On 2 June 2010 the European Commission published a Green Paper on corporate governance in financial institutions and remuneration policies. The Green Paper was published in response to the financial crisis and is part of the European Commission’s commitment to improve corporate governance in financial institutions and to ensure that the interests of consumers and other stakeholders are better taken into account, businesses are managed in a more sustainable way and bankruptcy risks are reduced in the longer term. It states that there is a need to address the fundamental question of whether the existing corporate governance regime is deficient as far as financial institutions are concerned or whether it has been poorly implemented. The paper deals with and raises questions on the following issues:

  • How to improve the functioning and composition of boards of financial institutions in order to enhance their supervision of senior management;
  • How to establish a risk culture at all levels of a financial institution in order to ensure that long-term interests of the business are taken into account;
  • How to enhance the involvement of shareholders, financial supervisors and external auditors in corporate governance matters; and
  • How to change remuneration policies in companies in order to discourage excessive risk taking.

In terms of remuneration, the Green Paper notes that recommendations already adopted on the remuneration of directors of listed companies have not been applied by Member States in a uniform or satisfactory manner. As a result, the Green Paper raises questions on the following:

  • What additional measures at EU level on remuneration for directors of listed companies could be adopted?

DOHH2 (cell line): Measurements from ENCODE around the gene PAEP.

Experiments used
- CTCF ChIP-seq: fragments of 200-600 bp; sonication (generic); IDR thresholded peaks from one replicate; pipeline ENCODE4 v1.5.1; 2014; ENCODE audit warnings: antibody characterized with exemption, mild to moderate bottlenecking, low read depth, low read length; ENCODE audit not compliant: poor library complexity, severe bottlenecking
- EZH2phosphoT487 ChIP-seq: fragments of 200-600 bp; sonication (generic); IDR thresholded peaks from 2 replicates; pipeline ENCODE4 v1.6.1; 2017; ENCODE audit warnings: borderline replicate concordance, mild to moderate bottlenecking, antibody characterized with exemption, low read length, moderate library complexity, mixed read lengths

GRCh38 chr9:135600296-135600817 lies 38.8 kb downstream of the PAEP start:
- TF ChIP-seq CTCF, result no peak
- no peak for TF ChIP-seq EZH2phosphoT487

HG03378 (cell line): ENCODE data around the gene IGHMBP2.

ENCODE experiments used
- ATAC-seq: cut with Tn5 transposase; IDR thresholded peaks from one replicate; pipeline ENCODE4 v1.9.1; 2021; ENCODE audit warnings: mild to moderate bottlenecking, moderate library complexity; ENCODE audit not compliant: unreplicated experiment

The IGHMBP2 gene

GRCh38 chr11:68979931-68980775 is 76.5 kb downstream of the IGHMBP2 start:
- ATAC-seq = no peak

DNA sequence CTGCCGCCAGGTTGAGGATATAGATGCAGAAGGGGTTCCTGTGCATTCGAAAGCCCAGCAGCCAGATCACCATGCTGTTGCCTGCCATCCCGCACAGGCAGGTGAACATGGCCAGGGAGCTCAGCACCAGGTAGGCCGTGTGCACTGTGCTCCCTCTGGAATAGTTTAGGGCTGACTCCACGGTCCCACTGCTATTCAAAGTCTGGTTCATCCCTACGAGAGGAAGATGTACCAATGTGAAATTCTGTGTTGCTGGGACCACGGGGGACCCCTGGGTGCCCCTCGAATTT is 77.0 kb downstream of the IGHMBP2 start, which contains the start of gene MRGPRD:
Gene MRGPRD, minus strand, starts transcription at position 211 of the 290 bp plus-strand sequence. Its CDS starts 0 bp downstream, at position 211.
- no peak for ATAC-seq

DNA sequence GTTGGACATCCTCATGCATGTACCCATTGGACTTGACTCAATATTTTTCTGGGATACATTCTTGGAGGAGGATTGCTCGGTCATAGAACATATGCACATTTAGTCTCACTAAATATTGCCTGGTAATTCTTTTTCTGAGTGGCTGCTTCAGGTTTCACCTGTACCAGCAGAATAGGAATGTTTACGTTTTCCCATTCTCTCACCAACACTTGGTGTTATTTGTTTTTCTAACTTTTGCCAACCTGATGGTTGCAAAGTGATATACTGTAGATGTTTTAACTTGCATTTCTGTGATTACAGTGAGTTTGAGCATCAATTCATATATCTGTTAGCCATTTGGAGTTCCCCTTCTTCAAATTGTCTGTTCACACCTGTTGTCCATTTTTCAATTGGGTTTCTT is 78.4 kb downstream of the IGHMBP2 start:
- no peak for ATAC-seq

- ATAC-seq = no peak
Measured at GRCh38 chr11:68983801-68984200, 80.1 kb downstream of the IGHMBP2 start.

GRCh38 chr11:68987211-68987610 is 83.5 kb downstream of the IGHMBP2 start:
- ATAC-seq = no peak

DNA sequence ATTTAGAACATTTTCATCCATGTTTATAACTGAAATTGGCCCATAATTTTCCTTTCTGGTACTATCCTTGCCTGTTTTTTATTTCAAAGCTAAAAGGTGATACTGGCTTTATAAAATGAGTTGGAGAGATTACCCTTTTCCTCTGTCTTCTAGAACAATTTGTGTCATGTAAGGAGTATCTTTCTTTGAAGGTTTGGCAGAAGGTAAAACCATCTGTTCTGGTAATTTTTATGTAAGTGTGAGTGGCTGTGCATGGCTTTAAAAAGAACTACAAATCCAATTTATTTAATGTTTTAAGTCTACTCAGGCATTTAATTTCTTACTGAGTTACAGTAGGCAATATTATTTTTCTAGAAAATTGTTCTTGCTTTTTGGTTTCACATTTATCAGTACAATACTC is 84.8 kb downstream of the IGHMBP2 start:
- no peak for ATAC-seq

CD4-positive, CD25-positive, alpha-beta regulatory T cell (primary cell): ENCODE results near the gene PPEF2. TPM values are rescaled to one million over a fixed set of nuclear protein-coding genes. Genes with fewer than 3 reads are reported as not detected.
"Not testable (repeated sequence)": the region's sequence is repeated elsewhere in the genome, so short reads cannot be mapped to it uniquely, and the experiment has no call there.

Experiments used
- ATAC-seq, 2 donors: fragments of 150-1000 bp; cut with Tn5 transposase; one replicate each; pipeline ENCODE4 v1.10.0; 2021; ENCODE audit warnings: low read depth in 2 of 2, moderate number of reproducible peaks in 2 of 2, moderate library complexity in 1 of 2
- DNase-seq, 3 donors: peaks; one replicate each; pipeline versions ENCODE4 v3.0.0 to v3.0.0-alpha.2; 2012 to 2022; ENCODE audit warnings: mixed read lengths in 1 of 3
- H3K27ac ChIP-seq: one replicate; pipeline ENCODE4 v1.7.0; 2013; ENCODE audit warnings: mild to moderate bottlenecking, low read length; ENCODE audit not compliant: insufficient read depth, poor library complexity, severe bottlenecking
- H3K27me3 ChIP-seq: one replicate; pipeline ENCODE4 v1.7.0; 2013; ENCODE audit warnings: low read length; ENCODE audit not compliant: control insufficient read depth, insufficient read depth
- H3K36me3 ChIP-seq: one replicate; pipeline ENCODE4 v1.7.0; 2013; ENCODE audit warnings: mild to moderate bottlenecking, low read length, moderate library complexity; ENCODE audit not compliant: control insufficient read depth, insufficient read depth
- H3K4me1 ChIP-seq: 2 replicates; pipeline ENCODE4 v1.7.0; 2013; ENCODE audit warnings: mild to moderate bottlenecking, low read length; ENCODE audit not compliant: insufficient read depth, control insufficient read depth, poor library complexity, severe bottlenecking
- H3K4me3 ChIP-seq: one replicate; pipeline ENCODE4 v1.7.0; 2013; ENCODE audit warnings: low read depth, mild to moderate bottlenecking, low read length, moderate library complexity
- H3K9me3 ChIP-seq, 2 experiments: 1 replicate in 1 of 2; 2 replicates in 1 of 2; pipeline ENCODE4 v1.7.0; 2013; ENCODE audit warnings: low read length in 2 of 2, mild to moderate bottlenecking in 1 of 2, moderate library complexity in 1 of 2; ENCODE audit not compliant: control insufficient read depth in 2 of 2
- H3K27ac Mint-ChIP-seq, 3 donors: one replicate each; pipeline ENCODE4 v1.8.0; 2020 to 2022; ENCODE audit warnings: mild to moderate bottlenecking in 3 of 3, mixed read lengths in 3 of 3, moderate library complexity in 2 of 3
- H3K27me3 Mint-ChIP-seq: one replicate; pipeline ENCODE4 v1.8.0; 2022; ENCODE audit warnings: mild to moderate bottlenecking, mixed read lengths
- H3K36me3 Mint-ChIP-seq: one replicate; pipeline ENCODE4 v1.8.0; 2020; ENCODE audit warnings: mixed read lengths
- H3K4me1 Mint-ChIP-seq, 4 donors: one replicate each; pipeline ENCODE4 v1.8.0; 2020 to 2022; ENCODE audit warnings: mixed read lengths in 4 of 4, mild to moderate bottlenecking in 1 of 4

• Should the granting of directors’ stock options be regulated at EU level or should the granting of stock options be prohibited?
  • Does the favourable tax treatment of stock options and similar remuneration in certain Member States encourage excessive risk-taking?
  • Should shareholders, employees and their representatives play a greater role in establishing remuneration policy?
  • Should severance packages (golden parachutes) be regulated or prohibited? Should they only be used to remunerate effective performance of directors?

In the Green Paper the European Commission also announces that it will shortly launch a broader review on corporate governance within listed companies in general and, in particular, on the place and role of shareholders, the distribution of duties between shareholders and boards with regard to supervising senior management teams, the composition of boards and corporate social responsibility.

The European Commission has also published Frequently Asked Questions on the Green Paper and has further complemented it with a staff working document which describes and analyses weaknesses in corporate governance revealed by the financial turmoil.

The consultation closes on 1 September 2010.

(European Commission - Green Paper: Corporate governance in financial institutions in financial institutions and remuneration policies, 02.06.10)